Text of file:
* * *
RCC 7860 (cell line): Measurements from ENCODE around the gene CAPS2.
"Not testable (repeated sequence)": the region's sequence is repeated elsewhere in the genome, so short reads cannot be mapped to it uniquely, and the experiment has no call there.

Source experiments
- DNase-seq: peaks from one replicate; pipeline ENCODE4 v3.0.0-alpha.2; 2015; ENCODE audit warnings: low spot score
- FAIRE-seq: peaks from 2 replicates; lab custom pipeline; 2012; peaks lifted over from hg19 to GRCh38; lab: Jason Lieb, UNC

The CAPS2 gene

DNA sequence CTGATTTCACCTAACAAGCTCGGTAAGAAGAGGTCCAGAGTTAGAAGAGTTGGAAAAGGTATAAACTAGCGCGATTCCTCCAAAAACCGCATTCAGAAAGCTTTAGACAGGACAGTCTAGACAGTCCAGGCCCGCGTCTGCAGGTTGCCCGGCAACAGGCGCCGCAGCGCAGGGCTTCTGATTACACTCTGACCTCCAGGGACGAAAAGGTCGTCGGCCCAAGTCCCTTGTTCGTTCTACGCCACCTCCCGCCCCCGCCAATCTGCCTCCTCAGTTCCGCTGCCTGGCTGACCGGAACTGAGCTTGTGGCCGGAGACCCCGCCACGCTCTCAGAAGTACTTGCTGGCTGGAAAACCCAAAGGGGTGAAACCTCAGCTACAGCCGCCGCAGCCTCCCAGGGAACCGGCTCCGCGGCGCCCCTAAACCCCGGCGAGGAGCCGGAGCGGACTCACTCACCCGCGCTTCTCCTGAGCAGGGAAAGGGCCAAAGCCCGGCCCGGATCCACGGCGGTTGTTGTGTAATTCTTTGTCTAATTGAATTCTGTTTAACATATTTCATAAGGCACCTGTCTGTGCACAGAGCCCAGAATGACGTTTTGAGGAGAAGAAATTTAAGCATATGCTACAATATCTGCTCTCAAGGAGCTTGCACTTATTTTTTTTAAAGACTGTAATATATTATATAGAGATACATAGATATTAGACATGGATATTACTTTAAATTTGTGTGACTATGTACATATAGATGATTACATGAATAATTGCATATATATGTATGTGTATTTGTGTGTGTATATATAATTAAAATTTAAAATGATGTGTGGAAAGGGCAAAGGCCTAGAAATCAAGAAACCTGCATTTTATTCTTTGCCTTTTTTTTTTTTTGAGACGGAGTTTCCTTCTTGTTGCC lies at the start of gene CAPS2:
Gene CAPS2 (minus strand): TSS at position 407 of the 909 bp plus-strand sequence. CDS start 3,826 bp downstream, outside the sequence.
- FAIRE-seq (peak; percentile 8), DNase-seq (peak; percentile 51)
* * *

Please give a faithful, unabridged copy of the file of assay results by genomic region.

RCC 7860 (cell line): Measurements from ENCODE around the gene CAPS2.
"Not testable (repeated sequence)": the region's sequence is repeated elsewhere in the genome, so short reads cannot be mapped to it uniquely, and the experiment has no call there.

Source experiments
- DNase-seq: peaks from one replicate; pipeline ENCODE4 v3.0.0-alpha.2; 2015; ENCODE audit warnings: low spot score
- FAIRE-seq: peaks from 2 replicates; lab custom pipeline; 2012; peaks lifted over from hg19 to GRCh38; lab: Jason Lieb, UNC

The CAPS2 gene

DNA sequence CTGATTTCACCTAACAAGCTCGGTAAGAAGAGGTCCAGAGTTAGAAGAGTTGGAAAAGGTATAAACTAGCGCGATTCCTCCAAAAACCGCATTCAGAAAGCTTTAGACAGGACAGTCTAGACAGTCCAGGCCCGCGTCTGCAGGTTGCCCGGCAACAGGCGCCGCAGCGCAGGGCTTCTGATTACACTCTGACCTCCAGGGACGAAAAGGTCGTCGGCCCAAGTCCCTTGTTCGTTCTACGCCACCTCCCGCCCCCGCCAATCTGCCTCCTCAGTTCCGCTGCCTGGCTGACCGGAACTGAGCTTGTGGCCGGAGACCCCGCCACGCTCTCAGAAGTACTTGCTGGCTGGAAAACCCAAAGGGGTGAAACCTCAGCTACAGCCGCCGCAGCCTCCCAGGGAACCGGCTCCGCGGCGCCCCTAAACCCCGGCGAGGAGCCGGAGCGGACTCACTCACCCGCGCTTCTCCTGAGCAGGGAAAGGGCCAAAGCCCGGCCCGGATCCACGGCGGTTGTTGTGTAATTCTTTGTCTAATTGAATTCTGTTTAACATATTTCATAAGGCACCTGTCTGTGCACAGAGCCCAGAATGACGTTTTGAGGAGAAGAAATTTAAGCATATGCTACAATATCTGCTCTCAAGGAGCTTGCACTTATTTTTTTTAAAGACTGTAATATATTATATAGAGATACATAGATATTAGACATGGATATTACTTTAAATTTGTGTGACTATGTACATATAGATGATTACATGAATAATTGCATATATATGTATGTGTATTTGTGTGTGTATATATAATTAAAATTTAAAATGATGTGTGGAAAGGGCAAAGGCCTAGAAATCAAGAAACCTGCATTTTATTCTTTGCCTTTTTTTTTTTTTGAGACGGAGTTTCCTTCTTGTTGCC lies at the start of gene CAPS2:
Gene CAPS2 (minus strand): TSS at position 407 of the 909 bp plus-strand sequence. CDS start 3,826 bp downstream, outside the sequence.
- FAIRE-seq (peak; percentile 8), DNase-seq (peak; percentile 51)